What is Zinc?
Zinc is a common mineral that is found in foods, supplements, multivitamins, and various other health products. It’s most commonly known for its ability to help the immune system, and is often included in cold remedy products. In reality, zinc plays a TON of roles in the body. You may not think of it as a strong powerlifting supplement initially, but it can actually be quite beneficial for powerlifting enthusiasts.
How Zinc May Help Powerlifters
Zinc levels in the body can affect testosterone levels, so people with low T-levels should consider adding zinc to their supplement routine. Additionally, zinc is closely tied with protein synthesis, which is essential for muscle growth. Plus, it’s a helpful mineral for a ton of aspects of overall health, and it’s also quite common to have a zinc deficiency.
How to Take Zinc
Zinc supplements are simple enough to take; just follow the dosage instructions on the product packaging, and take your dose with food.
Zinc Side Effects
As long as you take zinc as instructed, you shouldn’t experience any notable side effects. That said, some stomach issues, such as nausea and stomach upset, are relatively common.
What Are Multivitamins?
Multivitamins are a very commonly used supplement that help you reach your daily nutritional needs. Basically, each multivitamin contains a good quantity of your daily vitamin and mineral requirements. They are designed to supplement your regular diet, ensuring that any “holes” in your nutritional intake are filled.
How Multivitamins May Help Powerlifters
Multivitamins can help make sure that you reach your daily nutritional goals, by helping to fill in the gaps of our modern diets. However, they are NOT meant to be a replacement for a healthy, balanced diet. You can’t fix a poor diet by adding a multivitamin; but you can improve upon a good diet by adding supplemental vitamins and minerals.
How to Take Multivitamins
Multivitamins are generally taken once per day, every day. They come in pill/capsule form, so they are pretty simple to take. It’s generally best to take them with food to optimize nutrient absorption. However, it’s best to avoid taking your multivitamin with calcium-rich foods, such as dairy, as calcium can interfere with the digestion of some nutrients.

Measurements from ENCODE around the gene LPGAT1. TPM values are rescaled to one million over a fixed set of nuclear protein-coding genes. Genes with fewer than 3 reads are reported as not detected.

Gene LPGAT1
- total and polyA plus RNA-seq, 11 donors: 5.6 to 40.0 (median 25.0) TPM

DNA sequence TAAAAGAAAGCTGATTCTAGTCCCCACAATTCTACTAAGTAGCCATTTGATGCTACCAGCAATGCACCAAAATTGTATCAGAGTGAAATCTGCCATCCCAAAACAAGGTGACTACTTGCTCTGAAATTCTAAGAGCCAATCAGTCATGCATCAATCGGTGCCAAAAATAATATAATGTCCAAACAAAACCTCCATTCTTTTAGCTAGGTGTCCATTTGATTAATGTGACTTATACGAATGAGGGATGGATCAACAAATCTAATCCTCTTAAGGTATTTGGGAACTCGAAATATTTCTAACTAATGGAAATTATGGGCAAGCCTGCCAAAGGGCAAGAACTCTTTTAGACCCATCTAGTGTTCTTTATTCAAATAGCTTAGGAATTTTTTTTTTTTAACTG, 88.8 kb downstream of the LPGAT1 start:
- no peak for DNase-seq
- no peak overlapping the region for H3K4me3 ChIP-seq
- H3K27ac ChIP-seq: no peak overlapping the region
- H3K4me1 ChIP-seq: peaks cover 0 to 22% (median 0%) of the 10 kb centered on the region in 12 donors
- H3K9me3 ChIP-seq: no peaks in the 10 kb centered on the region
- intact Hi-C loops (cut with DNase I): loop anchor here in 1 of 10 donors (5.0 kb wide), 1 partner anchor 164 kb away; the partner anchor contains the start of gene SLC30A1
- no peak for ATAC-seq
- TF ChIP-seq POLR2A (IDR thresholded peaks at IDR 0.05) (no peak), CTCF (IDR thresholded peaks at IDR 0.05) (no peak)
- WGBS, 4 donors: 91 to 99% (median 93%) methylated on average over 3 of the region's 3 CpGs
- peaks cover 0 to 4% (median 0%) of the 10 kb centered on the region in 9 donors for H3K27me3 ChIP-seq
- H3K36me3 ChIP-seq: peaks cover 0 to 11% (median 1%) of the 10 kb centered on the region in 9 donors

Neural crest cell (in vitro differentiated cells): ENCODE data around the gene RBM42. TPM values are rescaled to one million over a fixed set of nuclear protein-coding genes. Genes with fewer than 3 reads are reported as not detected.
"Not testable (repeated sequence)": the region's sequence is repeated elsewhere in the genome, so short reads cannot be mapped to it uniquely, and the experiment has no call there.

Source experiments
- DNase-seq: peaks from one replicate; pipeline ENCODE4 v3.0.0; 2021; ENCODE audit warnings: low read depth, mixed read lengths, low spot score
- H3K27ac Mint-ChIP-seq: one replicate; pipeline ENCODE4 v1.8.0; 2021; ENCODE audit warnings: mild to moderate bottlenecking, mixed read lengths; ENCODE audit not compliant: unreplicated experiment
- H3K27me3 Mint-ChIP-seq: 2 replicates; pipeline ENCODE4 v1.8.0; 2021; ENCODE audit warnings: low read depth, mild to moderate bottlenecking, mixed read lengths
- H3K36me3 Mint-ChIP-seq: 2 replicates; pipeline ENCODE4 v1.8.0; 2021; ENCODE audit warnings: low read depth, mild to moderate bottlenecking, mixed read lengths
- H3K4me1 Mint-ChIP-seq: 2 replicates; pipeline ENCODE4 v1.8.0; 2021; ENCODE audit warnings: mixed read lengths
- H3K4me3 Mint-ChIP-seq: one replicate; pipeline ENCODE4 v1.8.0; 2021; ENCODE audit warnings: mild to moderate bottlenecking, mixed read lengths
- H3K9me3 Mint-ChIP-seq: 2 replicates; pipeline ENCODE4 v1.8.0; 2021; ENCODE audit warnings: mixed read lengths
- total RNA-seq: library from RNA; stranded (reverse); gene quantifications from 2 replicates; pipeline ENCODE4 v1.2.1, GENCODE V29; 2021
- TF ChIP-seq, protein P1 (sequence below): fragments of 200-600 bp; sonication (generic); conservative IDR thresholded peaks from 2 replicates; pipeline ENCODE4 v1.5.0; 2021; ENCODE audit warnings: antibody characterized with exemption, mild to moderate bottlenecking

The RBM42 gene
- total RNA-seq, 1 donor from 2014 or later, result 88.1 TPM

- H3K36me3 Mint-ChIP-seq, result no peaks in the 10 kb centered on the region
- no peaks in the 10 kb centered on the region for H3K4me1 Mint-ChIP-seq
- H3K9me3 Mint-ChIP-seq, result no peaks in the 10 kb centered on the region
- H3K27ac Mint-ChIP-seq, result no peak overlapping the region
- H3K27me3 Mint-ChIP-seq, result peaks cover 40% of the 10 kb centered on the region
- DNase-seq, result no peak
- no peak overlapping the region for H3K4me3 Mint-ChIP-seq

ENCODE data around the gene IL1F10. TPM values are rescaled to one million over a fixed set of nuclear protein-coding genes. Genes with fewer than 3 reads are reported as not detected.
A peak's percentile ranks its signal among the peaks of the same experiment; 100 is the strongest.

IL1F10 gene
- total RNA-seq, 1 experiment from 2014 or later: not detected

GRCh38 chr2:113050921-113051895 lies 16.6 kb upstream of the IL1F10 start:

Multivitamin Side Effects
So long as they are taken as directed, most of the time multivitamins will not cause unwanted side effects. However, headache, stomach upset and related problems are possible, particularly when the dose is taken without food.
What is L-Carnitine?
L-carnitine is an amino acid that can be naturally synthesized in the body, and is naturally used in a variety of processes within the human body.
How L-Carnitine May Help Powerlifters
L-carnitine supplements are actually used for a huge range of reasons.
How to Take L-Carnitine
There are various types of L-carnitine supplements, with the most common forms being capsules and powder. Regardless of the format the supplement takes, it’s important to follow the dosage instructions and to not take more than recommended.
Additionally, it’s very important to take this supplement with food. L-carnitine cannot absorb properly on an empty stomach. Try to take your dose with a meal, or shortly after. Also, make sure the meal has a decent amount of carbohydrates, as that will aid in absorption of L-carnitine.
L-Carnitine Side Effects
Some commonly reported side effects include heartburn, nausea, and gastrointestinal issues. Side effects are more common when the supplement is taken on an empty stomach (which is not recommended). Take the serving with food, and do not take more than the recommended dose, and you shouldn’t notice any significant side effects.